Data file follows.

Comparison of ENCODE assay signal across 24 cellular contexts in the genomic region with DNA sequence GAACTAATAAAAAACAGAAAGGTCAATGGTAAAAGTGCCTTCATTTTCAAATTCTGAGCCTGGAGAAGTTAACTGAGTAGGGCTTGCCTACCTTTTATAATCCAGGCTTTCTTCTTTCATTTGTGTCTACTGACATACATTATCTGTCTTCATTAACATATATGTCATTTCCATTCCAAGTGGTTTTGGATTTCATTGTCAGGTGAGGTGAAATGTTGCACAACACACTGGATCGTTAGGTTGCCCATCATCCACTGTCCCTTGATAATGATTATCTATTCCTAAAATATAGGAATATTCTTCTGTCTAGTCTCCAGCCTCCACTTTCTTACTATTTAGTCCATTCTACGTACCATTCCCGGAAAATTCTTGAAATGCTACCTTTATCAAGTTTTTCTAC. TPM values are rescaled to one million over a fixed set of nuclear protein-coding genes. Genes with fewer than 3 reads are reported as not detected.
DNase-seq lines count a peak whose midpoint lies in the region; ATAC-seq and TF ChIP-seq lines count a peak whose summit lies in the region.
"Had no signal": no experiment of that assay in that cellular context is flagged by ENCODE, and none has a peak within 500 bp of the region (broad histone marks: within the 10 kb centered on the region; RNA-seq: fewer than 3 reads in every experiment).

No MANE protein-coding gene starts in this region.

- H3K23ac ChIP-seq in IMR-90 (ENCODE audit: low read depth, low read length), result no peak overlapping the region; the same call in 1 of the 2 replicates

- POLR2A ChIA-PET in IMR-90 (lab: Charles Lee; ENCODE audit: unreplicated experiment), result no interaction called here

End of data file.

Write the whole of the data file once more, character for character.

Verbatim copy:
Comparison of ENCODE assay signal across 24 cellular contexts in the genomic region with DNA sequence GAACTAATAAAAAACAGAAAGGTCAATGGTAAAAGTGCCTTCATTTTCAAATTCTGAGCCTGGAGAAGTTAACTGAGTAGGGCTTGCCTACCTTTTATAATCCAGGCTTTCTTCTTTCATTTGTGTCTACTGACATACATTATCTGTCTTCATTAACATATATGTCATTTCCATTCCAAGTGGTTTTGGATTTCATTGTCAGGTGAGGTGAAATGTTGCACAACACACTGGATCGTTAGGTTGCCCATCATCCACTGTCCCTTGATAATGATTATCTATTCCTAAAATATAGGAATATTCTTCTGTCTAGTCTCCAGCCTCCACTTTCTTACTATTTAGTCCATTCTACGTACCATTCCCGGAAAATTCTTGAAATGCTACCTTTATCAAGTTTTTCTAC. TPM values are rescaled to one million over a fixed set of nuclear protein-coding genes. Genes with fewer than 3 reads are reported as not detected.
DNase-seq lines count a peak whose midpoint lies in the region; ATAC-seq and TF ChIP-seq lines count a peak whose summit lies in the region.
"Had no signal": no experiment of that assay in that cellular context is flagged by ENCODE, and none has a peak within 500 bp of the region (broad histone marks: within the 10 kb centered on the region; RNA-seq: fewer than 3 reads in every experiment).

No MANE protein-coding gene starts in this region.

- H3K23ac ChIP-seq in IMR-90 (ENCODE audit: low read depth, low read length), result no peak overlapping the region; the same call in 1 of the 2 replicates

- POLR2A ChIA-PET in IMR-90 (lab: Charles Lee; ENCODE audit: unreplicated experiment), result no interaction called here